In our personal journey with PWS we have been very lucky; it is a spectrum and we have been on the higher functioning side so far.  We constantly push Shealyn and treat her no different than any other child. Even with all these things going on with Shealyn, everything is really good right now and we are on cruise control, in our new way of normal. We do have lots of hope.  Hope for a medication that will help with hunger.  Hope that someday she can attend college if she would like to.  Hope that someday she may be able to live independently and have a job.”

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Preparing for the future

Thanks to generous community support, Five Wishes Training is offered every first Wednesday of the month from noon to 1pm in the Virginia Mason Memorial auditorium.

You have an opportunity to give your loved ones a tremendous gift of peace of mind, so that during a health crisis they can focus on caring for you and not worrying about making the wrong decisions on your behalf.  Here are a few of the questions advance directives help you with:

  • Who would you want to make decisions for you when and if you are unable to?
  • What sort of medical treatment would you want…or not want?
  • How comfortable do you want to be? If there comes a time to decide whether you would want to be awake or would prefer to be comfortable-would your loved ones know which is important you?
  • How do you want people to treat you if you are unable to explain yourself to them?
  • What do you want your loved ones to know?

If you’d like more information, come to one of the monthly educational opportunities on advance care planning and how you can prepare yourself and/or your loved ones for the future.

For further information about Five Wishes, please contact Laurie Jackson at 575-8035 or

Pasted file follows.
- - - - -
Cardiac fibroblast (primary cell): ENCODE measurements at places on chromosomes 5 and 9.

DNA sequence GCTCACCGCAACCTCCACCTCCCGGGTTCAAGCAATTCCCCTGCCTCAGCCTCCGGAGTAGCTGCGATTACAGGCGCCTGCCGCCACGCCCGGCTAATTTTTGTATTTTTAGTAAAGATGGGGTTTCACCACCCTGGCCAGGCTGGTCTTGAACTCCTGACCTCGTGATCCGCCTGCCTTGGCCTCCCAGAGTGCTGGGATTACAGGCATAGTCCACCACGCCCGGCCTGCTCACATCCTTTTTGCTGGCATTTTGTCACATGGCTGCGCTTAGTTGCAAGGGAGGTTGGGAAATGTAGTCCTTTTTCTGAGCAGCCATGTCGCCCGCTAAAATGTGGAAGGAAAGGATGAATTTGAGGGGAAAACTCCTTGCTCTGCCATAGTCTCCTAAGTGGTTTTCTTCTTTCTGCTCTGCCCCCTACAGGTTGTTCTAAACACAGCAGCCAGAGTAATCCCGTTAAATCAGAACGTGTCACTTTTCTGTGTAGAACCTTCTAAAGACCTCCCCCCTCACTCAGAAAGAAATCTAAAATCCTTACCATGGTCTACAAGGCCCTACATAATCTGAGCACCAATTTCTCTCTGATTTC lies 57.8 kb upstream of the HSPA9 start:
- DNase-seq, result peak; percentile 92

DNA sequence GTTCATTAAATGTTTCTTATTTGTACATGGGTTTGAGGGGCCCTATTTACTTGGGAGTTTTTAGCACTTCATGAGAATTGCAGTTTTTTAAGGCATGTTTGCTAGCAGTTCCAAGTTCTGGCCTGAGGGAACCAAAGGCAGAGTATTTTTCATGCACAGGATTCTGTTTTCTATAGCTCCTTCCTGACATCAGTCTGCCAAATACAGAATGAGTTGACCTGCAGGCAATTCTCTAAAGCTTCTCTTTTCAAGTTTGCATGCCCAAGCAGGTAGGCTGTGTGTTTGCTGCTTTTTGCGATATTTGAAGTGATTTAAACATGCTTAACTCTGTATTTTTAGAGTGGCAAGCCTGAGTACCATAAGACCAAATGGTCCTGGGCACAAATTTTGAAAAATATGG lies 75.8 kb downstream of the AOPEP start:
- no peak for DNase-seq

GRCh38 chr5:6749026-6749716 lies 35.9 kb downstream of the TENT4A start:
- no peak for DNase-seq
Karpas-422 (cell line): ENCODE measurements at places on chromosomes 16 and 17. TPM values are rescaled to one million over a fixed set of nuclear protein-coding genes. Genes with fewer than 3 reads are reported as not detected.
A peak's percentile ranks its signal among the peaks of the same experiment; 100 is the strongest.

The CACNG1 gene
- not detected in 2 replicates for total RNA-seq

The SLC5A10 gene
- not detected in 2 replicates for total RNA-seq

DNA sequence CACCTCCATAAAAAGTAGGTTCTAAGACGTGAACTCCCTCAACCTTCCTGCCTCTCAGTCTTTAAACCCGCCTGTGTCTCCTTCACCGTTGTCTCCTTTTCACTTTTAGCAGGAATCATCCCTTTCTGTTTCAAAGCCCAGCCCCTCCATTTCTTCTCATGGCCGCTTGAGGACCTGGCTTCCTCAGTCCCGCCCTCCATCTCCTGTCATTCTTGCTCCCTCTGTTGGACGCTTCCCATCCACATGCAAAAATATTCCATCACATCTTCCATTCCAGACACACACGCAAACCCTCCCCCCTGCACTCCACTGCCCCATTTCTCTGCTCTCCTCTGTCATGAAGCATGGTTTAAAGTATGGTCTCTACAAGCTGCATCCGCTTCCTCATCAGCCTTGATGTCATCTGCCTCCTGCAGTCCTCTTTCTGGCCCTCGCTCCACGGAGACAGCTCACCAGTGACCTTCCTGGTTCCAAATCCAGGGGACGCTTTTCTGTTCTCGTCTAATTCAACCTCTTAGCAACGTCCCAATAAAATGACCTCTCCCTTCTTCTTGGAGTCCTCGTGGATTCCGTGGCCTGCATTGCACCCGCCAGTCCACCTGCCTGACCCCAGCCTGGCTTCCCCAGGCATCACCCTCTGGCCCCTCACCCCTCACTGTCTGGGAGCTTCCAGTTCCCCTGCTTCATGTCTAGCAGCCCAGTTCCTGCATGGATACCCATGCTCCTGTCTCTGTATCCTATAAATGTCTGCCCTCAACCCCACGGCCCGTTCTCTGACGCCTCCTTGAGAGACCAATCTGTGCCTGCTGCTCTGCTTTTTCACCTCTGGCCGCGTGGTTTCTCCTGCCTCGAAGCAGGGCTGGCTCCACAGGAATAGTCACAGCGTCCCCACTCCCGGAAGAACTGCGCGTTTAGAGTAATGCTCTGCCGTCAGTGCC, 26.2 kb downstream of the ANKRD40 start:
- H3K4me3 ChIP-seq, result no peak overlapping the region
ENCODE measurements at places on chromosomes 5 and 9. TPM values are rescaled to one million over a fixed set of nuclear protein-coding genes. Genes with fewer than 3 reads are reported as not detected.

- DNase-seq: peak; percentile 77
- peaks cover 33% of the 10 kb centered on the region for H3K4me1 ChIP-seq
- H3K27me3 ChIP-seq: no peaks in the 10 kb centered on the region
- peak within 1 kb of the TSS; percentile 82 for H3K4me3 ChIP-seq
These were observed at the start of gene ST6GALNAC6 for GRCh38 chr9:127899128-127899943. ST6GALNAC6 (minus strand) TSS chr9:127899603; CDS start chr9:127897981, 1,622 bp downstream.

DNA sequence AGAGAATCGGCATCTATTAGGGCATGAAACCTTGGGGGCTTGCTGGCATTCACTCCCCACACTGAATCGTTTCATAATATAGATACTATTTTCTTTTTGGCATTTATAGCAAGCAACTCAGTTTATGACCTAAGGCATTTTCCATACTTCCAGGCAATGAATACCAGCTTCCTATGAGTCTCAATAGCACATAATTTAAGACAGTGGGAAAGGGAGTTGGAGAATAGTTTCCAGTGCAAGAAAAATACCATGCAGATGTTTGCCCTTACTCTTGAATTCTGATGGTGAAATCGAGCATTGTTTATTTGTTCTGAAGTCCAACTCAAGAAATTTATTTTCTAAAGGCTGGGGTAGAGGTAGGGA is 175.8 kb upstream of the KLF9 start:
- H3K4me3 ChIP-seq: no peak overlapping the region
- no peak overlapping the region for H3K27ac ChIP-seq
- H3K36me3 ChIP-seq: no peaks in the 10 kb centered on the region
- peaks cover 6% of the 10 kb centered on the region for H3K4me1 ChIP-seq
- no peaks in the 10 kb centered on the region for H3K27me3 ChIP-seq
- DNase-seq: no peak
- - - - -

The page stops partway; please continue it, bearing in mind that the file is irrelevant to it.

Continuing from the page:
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A legacy of caring

Some people come into our lives and leave footprints on our hearts and we are never the same.  Faye Martin, longtime supporter of The Memorial Foundation, passed away in June, surrounded by love. We were humbled and touched to learn she left a generous bequest to help sustain patient support programs at North Star Lodge.  Mrs. Martin’s gift will provide additional funding for years to come, assuring support for programs such as nutritional supplements, emergency assistance, pharmacy aid and, dietary counseling, and even snacks for infusion patients putting in long, hard days of treatment at North Star Lodge.

Mrs. Martin’s gift is greatly appreciated.  Her bequest leaves a legacy of caring that will help local cancer patients in their journey to wellness.

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Children’s Village 4th Annual Buddy Walk – October 13

Children’s Village 4th Annual Buddy Walk – October 13











An invitation from Melia…. Peach’s mom!

Come out to the Buddy Walk and support family, friends and loved ones with Down syndrome.  This is a great way to get our community together to celebrate differences!  People with Down syndrome have beautiful spirits, personalities and are full of love! They are really just like everyone else. Our community needs more unconditional love and that is exactly what people with Down syndrome (and other disabilities!) emanate.  Come to join in the fun!!!

~Melia is proud mom to Peach and Coral.  Peach is 3 years old and has Down syndrome.  She is a compassionate, warm little girl with lots of spunk, a dash of sass and a whole lot of energy!

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Pedaling for Parkinson’s

A First-hand Perspective, by Keith Fowler

As a person with Parkinson’s, I know first-hand when trying to exercise by myself that the problems are many, including fatigue, being alone, no competition, and many things that provide distractions.  I have heard people say, (and I am one), they bought a bike, elliptical or whatever exercise equipment and use it for a couple of weeks and then it becomes an expensive clothes hanger.

Through a partnership with the Yakima YMCA, Virginia Mason Memorial, and The Memorial Foundation, the first 12-week exercise program specifically for Parkinson’s patients began in late May at the YMCA.

With the Pedaling for Parkinson’s program, we are able to meet people with the same problems that we can talk to.  People are there to motivate us to do better, we get a sense of competition and gain a better mental outlook. The class is social in nature, which helps – the social aspect of getting together is important.  Besides all that…I feel better!